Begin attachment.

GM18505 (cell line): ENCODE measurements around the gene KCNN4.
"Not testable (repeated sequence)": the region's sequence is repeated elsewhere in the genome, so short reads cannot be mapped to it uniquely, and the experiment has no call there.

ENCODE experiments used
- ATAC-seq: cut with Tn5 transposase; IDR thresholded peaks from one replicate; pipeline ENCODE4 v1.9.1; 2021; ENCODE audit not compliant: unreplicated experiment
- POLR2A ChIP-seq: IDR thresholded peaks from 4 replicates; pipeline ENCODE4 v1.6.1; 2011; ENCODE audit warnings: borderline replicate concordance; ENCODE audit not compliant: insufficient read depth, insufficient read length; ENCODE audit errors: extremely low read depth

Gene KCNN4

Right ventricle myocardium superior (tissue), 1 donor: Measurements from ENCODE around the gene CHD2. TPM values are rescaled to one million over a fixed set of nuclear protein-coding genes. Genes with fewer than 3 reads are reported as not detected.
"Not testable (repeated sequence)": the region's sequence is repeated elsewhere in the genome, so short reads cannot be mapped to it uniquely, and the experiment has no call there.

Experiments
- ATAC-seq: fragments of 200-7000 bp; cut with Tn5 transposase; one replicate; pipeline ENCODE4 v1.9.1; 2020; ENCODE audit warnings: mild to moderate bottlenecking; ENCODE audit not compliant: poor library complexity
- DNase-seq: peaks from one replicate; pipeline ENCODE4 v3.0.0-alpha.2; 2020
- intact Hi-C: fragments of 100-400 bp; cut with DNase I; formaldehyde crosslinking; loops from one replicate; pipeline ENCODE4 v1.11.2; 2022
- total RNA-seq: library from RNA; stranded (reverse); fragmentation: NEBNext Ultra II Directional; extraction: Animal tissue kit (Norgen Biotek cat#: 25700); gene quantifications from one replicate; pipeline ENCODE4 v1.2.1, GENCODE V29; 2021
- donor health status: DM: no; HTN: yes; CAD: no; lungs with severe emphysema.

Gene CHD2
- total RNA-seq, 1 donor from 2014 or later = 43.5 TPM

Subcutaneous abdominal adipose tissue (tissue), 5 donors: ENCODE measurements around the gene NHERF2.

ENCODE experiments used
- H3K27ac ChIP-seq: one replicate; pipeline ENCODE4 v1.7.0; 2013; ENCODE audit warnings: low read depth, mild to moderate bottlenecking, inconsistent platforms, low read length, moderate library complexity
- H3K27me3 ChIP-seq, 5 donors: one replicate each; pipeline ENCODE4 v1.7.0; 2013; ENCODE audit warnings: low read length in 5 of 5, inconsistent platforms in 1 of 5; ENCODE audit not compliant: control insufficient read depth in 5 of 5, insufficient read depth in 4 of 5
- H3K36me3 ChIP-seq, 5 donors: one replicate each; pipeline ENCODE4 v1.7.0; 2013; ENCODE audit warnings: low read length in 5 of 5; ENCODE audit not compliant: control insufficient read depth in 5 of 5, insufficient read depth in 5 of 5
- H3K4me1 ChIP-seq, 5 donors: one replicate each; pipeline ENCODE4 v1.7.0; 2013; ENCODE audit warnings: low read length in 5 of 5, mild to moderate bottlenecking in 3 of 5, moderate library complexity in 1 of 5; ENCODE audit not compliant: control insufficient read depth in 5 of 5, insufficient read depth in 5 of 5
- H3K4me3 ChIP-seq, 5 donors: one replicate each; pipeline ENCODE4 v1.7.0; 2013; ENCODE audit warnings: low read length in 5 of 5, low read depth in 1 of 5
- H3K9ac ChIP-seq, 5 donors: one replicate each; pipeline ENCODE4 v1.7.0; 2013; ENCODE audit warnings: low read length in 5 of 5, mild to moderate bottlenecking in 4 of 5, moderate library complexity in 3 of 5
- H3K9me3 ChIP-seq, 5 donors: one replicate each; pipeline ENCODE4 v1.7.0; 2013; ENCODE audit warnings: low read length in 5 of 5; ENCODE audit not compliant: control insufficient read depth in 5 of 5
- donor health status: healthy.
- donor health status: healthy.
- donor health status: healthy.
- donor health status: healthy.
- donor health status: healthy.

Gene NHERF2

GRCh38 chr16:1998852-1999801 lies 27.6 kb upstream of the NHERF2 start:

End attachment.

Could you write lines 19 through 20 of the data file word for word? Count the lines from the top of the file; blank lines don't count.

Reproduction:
- H3K27ac ChIP-seq: one replicate; pipeline ENCODE4 v1.7.0; 2013; ENCODE audit warnings: low read depth, mild to moderate bottlenecking, inconsistent platforms, low read length, moderate library complexity
- H3K27me3 ChIP-seq, 5 donors: one replicate each; pipeline ENCODE4 v1.7.0; 2013; ENCODE audit warnings: low read length in 5 of 5, inconsistent platforms in 1 of 5; ENCODE audit not compliant: control insufficient read depth in 5 of 5, insufficient read depth in 4 of 5